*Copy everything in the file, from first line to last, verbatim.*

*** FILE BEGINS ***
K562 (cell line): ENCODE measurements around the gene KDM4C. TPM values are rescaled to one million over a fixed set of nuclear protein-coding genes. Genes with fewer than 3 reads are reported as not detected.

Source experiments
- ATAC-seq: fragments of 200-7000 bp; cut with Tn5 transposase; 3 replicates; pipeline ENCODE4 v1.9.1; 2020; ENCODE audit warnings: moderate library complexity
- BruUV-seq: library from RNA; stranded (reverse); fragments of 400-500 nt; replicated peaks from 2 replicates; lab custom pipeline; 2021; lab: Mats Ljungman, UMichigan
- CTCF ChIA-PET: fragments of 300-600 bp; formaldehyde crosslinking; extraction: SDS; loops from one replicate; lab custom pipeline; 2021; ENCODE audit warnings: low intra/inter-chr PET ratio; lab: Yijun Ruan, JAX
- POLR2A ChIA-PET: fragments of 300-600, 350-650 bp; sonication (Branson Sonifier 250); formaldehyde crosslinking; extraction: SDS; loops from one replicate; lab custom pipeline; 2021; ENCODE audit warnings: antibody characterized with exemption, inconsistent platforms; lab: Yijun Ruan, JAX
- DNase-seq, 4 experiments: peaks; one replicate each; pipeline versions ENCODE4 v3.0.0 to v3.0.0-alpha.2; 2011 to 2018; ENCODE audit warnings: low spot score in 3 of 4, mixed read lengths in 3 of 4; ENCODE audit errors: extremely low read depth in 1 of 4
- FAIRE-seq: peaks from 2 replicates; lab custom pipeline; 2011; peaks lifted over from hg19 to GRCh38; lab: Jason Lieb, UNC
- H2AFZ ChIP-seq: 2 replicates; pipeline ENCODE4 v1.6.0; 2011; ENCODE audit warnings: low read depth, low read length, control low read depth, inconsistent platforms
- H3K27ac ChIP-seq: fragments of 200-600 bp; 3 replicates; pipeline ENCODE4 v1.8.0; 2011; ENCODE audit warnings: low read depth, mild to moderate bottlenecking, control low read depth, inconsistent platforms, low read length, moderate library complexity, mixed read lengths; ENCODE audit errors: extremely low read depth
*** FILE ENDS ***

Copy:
K562 (cell line): ENCODE measurements around the gene KDM4C. TPM values are rescaled to one million over a fixed set of nuclear protein-coding genes. Genes with fewer than 3 reads are reported as not detected.

Source experiments
- ATAC-seq: fragments of 200-7000 bp; cut with Tn5 transposase; 3 replicates; pipeline ENCODE4 v1.9.1; 2020; ENCODE audit warnings: moderate library complexity
- BruUV-seq: library from RNA; stranded (reverse); fragments of 400-500 nt; replicated peaks from 2 replicates; lab custom pipeline; 2021; lab: Mats Ljungman, UMichigan
- CTCF ChIA-PET: fragments of 300-600 bp; formaldehyde crosslinking; extraction: SDS; loops from one replicate; lab custom pipeline; 2021; ENCODE audit warnings: low intra/inter-chr PET ratio; lab: Yijun Ruan, JAX
- POLR2A ChIA-PET: fragments of 300-600, 350-650 bp; sonication (Branson Sonifier 250); formaldehyde crosslinking; extraction: SDS; loops from one replicate; lab custom pipeline; 2021; ENCODE audit warnings: antibody characterized with exemption, inconsistent platforms; lab: Yijun Ruan, JAX
- DNase-seq, 4 experiments: peaks; one replicate each; pipeline versions ENCODE4 v3.0.0 to v3.0.0-alpha.2; 2011 to 2018; ENCODE audit warnings: low spot score in 3 of 4, mixed read lengths in 3 of 4; ENCODE audit errors: extremely low read depth in 1 of 4
- FAIRE-seq: peaks from 2 replicates; lab custom pipeline; 2011; peaks lifted over from hg19 to GRCh38; lab: Jason Lieb, UNC
- H2AFZ ChIP-seq: 2 replicates; pipeline ENCODE4 v1.6.0; 2011; ENCODE audit warnings: low read depth, low read length, control low read depth, inconsistent platforms
- H3K27ac ChIP-seq: fragments of 200-600 bp; 3 replicates; pipeline ENCODE4 v1.8.0; 2011; ENCODE audit warnings: low read depth, mild to moderate bottlenecking, control low read depth, inconsistent platforms, low read length, moderate library complexity, mixed read lengths; ENCODE audit errors: extremely low read depth